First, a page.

In this example of quid pro quo harassment, the Supreme Court held that employers are liable for their supervisors creating hostile work environments for their subordinates. The Court noted that employers are permitted to defend themselves against potential liability by proving that they acted quickly to prevent and/or stop harassing behavior. The employer must also prove that the harassed employee failed to take advantage of the protection offered by the company. Burlington proved neither defense, however, and so the Court found in Ellerth’s favor in a 7-2 decision.
Related Legal Terms and Issues
- Compensatory Damages – An award of money in compensation for actual economic loss, property damage, or injury, not including punitive damages.
- Plaintiff – A person who brings a legal action against another person or entity, such as in a civil lawsuit, or criminal proceedings.
- Punitive Damages – Money awarded to the injured party above and beyond their actual damages. Punitive damages may be awarded in cases where the defendant’s actions in regard to the case are malicious, or so reckless as to give a reasonable person pause. Punitive damages, also referred to as “exemplary damages,” are ordered for the purpose of punishing the wrongdoer for outrageous misconduct in a civil matter.
What is an example case of quid pro quo? ›
When a supervisor in a position to influence a subordinate's employment status offers job perks in exchange for sexual favors, it is quid pro quo sexual harassment. Examples include offering a raise, better work hours, a promotion, a favorable transfer, or workplace perks like cars and vacations.What are the three elements of quid pro quo harassment? ›
The elements of claim of quid pro quo harassment
That the harasser made unwanted sexual advances or engaged in other physical or verbal conduct that was sexual and unwanted. That job benefits were conditioned on the plaintiff's acceptance of the sexual advances.
Quid Pro Quo harassment is a form of sexual harassment when there is a request or demand of sexual favors in exchange for employment benefits or threatening reprisals if the favors are not given.What is quid pro quo harassment case law? ›
Under California employment law, quid pro quo workplace sexual harassment occurs when a supervisor implicitly or explicitly requests a sexual favor in exchange for a job-related benefit such as a promotion, increased pay, or a favorable performance evaluation.What is a clear example of quid pro quo harassment? ›
In most cases, quid pro quo sexual harassment occurs when a supervisor seeks sexual favors from a worker in return for some type of job benefit — such as a raise, better hours, promotion, etc. — or to avoid some type of detriment like a pay cut, demotion, poor performance review, etc.Which of the following is an example of quid pro quo harassment quizlet? ›
Sexual harassment that creates a hostile work environment is more subtle than quid pro quo sexual harassment. Lewd jokes and sexually oriented comments are examples of quid pro quo sexual harassment.Which of the following scenarios is an example of quid pro quo harassment? ›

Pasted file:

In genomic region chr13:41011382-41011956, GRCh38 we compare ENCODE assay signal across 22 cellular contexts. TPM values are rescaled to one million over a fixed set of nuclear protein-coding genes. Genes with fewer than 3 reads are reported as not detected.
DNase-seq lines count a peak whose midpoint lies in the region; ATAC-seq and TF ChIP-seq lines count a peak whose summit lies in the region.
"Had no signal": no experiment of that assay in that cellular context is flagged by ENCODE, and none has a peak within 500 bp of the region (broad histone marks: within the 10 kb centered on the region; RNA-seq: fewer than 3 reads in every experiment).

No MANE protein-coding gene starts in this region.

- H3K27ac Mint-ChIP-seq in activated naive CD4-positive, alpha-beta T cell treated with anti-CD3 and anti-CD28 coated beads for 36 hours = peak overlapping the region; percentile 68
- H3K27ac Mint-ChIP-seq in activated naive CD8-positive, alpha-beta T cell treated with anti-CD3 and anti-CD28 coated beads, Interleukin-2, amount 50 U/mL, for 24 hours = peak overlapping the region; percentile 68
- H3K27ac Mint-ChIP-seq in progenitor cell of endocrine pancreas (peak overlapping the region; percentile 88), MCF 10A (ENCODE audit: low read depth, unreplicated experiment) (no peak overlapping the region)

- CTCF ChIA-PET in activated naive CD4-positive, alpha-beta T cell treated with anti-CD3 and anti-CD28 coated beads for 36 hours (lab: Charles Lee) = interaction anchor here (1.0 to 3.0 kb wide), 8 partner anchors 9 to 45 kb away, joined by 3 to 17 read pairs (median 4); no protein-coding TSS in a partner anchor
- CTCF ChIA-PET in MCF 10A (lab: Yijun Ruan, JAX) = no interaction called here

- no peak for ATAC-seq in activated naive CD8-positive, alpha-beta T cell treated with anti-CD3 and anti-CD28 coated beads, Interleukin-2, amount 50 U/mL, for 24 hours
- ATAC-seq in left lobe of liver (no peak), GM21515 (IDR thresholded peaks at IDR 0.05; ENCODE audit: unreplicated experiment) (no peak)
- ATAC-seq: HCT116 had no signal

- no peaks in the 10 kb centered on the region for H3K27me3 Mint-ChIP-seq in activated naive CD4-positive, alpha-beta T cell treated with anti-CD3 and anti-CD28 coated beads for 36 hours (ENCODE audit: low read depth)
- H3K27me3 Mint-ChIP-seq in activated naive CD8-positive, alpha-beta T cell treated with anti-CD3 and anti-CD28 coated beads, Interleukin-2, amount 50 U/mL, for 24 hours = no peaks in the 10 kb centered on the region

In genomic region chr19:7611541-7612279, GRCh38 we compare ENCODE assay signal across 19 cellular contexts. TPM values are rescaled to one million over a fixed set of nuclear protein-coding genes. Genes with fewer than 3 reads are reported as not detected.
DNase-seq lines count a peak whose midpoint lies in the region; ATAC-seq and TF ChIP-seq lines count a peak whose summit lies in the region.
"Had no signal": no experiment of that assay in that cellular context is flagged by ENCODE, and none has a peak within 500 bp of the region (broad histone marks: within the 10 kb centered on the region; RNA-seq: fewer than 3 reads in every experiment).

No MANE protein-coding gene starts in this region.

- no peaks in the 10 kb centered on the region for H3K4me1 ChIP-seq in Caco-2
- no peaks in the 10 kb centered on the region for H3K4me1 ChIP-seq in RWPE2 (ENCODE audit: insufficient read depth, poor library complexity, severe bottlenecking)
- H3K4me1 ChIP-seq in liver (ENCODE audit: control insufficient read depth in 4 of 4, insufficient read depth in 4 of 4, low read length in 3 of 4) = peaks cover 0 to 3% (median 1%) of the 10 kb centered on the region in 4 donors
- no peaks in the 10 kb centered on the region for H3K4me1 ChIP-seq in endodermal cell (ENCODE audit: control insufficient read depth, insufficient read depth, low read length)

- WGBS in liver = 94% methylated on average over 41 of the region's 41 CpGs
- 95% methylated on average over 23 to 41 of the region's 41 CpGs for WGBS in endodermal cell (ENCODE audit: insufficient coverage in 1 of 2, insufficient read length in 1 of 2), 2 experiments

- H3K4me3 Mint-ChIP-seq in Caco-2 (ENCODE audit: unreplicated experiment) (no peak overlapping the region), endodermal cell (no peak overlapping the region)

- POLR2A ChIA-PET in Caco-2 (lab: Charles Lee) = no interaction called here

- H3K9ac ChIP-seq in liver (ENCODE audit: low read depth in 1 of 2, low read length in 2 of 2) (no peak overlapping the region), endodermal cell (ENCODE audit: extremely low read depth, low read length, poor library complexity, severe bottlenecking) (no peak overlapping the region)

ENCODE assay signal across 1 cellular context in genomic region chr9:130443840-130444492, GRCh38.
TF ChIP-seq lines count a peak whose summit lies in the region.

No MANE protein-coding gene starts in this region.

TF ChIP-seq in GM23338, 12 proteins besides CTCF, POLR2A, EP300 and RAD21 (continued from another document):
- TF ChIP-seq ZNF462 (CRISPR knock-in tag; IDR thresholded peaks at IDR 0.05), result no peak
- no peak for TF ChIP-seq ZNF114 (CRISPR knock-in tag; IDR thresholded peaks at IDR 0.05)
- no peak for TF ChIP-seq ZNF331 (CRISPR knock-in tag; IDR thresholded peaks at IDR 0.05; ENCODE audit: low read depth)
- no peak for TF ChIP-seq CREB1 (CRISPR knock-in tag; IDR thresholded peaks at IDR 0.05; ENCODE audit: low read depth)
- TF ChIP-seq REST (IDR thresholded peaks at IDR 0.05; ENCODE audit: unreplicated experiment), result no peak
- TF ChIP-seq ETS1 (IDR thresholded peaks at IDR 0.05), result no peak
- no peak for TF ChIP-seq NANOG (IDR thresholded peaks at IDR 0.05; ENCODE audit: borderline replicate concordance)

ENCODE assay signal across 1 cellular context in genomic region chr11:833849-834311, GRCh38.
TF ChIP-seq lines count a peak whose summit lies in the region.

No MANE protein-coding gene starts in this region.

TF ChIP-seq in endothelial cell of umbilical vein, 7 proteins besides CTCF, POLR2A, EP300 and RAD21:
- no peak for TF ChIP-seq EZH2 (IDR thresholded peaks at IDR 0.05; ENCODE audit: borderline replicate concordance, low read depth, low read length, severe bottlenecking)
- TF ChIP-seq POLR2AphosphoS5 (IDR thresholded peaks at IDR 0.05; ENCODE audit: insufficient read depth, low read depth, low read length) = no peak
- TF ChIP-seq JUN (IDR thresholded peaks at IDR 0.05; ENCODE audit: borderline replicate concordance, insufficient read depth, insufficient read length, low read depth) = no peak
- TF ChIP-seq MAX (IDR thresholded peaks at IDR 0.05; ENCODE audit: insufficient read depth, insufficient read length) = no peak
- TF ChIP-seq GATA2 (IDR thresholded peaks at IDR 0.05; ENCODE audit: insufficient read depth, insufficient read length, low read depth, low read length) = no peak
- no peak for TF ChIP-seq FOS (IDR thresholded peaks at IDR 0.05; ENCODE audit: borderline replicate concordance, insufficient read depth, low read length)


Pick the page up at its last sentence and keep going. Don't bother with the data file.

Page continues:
Examples of this type of harassment can include: A supervisor requesting sexual favors as a condition for hiring, promotion, advancement, or opportunities. A manager threatening to terminate, transfer, demote, or otherwise adversely affect an employee's work life if sexual favors are not given or continued.What the requirements are for making a case under quid pro quo? ›
- The plaintiff must have been an employee of, or applied for a job with, the defendant.
- The defendant and alleged harasser must have made unwanted sexual advances to the plaintiff or engaged in other unwanted verbal or physical conduct of a sexual nature.
A bartering arrangement between two parties is an example of a quid pro quo business agreement where one exchanges something for something else of similar value.What types of discrimination are considered quid pro quo? ›
Quid pro quo discrimination is a type of employment discrimination in which an employee is offered benefits or threatened with adverse consequences if they do not comply with the employer's sexual advances or requests for sexual favors. This type of discrimination is illegal under both federal and state law.
Who is the only type of person who can engage in quid pro quo harassment? ›
While various forms of sexual harassment can be committed by anyone, including co-workers, clients, contractors, and supervisors, quid pro quo sexual harassment can only be committed by a person who has a supervisory position over the employee. This can mean a direct supervisor, or even the company's CEO.Who is typically the perpetrator of quid pro quo harassment? ›
Generally speaking, Quid Pro Quo Sexual Harassment happens when the perpetrator is in a position of authority over the victim. This usually involves an employer or supervisor and their employee.Is quid pro quo the most common type of harassment? ›